"You have to find her, Jim. We have to put an end to this," she said.

"We will."

She leaned forward in her seat, her eyes glittering. "It has to be a final resolution."

"Beth!" Sam gasped. "Do you know what you're suggesting?"

"Yes, I do."

"This is a legal matter, Beth. The police will handle this. In a legal fashion," Sam insisted.

"You don't understand, Sam. I didn't understand either, not until just now. All this time, I've been using this ability in such a civilized way, but at its heart, it's not civilized. It has a code all its own, and it's the law of the wild. Animals won't allow a rabid one of their own kind into their territory. And they don't just chase it away either, because they know it has the sickness in it and will feel compelled to come back, at some point, sooner or later. There's only one choice if there's ever going to be anything like safety. It's a hard reality, but that's the way nature is. Ugly at times. Even brutal. All about survival."

"But we're not animals, Elizabeth. For God's sake, you're a doctor. You swore a solemn oath to preserve life, and now you're talking like some kind of vigilante. And the police aren't just going to chase Alex out of Cascade. She's going to jail, the way she should. And it's not your place to take justice into your own hands," Sam said, his voice getting louder and angrier with each point.

"But it is my place. This is so far outside the abilities of the criminal justice system to deal with, Sam. This is someone with super-human abilities who uses them to harm people. She's already murdered one person and indirectly caused the deaths of many more. Plus, she tried to kill a Guide. That's a crime against all Sentinels, and it has to be settled among Sentinels. Only we can stop her. Prison isn't safe enough. She could get released. I see it all the time. Dangerous people who manage to con the parole board. Or she could escape. She's certainly clever, and she's a Sentinel. It's not beyond her. We can't take that chance. We can't allow a rogue Sentinel to exist. We just can't."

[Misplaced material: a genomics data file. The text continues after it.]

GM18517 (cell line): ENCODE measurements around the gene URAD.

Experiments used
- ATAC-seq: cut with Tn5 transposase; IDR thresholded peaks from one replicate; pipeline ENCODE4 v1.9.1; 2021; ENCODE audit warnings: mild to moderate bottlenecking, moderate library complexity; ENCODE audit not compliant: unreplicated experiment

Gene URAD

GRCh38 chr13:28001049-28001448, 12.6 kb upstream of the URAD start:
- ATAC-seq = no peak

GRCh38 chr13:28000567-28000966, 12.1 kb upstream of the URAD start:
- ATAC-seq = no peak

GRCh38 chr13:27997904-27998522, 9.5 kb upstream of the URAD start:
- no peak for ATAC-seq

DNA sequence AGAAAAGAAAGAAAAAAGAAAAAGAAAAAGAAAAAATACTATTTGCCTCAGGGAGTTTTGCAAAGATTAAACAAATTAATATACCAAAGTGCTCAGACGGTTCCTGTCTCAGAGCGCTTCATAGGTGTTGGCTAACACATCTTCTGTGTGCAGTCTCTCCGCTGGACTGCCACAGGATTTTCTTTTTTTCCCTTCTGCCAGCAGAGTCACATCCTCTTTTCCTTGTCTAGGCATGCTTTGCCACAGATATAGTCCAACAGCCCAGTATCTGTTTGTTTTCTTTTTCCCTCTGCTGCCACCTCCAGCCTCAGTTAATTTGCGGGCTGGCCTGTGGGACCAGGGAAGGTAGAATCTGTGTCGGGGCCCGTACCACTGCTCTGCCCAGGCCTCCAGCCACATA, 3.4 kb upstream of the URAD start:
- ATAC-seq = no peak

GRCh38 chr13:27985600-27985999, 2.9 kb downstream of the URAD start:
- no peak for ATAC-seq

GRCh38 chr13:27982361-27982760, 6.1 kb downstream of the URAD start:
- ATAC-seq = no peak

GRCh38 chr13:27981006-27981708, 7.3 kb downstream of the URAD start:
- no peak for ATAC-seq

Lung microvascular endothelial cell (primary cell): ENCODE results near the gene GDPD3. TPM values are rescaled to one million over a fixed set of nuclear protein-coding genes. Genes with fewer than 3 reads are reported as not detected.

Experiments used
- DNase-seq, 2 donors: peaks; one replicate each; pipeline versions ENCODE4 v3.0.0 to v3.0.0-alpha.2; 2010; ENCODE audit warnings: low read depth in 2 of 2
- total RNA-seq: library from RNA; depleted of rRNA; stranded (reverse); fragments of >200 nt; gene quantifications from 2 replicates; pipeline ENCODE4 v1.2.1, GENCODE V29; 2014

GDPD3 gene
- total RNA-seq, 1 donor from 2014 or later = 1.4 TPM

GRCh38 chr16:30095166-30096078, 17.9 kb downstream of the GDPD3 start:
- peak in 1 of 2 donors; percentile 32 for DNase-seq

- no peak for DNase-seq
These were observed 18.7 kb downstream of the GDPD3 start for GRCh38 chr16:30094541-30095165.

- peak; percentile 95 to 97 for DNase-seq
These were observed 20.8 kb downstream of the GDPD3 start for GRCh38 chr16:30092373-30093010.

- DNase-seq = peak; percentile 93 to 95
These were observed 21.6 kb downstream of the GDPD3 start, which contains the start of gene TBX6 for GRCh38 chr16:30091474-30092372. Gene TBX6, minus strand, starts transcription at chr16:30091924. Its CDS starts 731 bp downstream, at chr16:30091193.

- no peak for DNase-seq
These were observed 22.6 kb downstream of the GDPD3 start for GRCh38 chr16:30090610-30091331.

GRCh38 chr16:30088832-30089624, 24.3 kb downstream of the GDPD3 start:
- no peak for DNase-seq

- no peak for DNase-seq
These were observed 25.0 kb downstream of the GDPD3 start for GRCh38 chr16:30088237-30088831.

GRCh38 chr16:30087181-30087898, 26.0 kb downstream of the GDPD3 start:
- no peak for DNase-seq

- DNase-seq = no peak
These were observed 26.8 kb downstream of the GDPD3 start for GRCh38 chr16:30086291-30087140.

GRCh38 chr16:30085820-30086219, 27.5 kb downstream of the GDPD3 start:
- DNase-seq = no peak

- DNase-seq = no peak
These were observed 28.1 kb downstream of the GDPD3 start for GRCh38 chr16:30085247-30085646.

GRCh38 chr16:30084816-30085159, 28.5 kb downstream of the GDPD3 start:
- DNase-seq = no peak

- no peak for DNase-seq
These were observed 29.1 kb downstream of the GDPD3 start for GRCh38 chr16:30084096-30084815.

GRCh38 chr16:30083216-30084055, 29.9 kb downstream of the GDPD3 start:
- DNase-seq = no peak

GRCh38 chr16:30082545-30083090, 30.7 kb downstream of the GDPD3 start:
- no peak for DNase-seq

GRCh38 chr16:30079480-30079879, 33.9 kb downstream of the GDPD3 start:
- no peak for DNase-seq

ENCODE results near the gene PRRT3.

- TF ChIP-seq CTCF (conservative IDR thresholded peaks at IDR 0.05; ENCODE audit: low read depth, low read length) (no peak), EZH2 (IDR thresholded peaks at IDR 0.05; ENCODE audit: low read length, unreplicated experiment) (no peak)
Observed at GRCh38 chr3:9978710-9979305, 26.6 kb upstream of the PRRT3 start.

"I know you've been though a lot, and I'm trying to understand. But I can't believe these words are coming out of your mouth. This is not the Elizabeth Knowlton I know."

Elizabeth's hands shook, and there was the chill of fear in her voice. But she couldn't, wouldn't, back down. "I'm sorry, Sam. God, I don't want to lose you over this. But Sentinels are my tribe. Sentinels and their Guides. I have to protect the tribe. It's not a choice. This is what I am."

He shook his head. "I need some time to deal with this."

"I understand," she said softly.

Sam left the room, and Blair got up. "I'll go talk to him."

Elizabeth nodded, grateful.

"You know I'm right, don't you?" she asked Jim.

He stared past her, out the window, trying to sort out the conflict stirring inside him, the ancient Sentinel instincts at war with the modern man who'd sworn to uphold the law. "Yes," he finally agreed.

"We can't leave anyone behind who knows about us. We can't leave any evidence. Nothing that might give someone else the same sick idea about how they can exploit Sentinels for some greedy purpose. It's the only way we'll be safe. All of us. You and Blair. Me and Sam. And all the rest of us."

"I understand. We'll do whatever we have to. To protect our tribe."

"I just hope my Guide can forgive me."

"Me too."

Tribe Sentinel concluded in Part Three.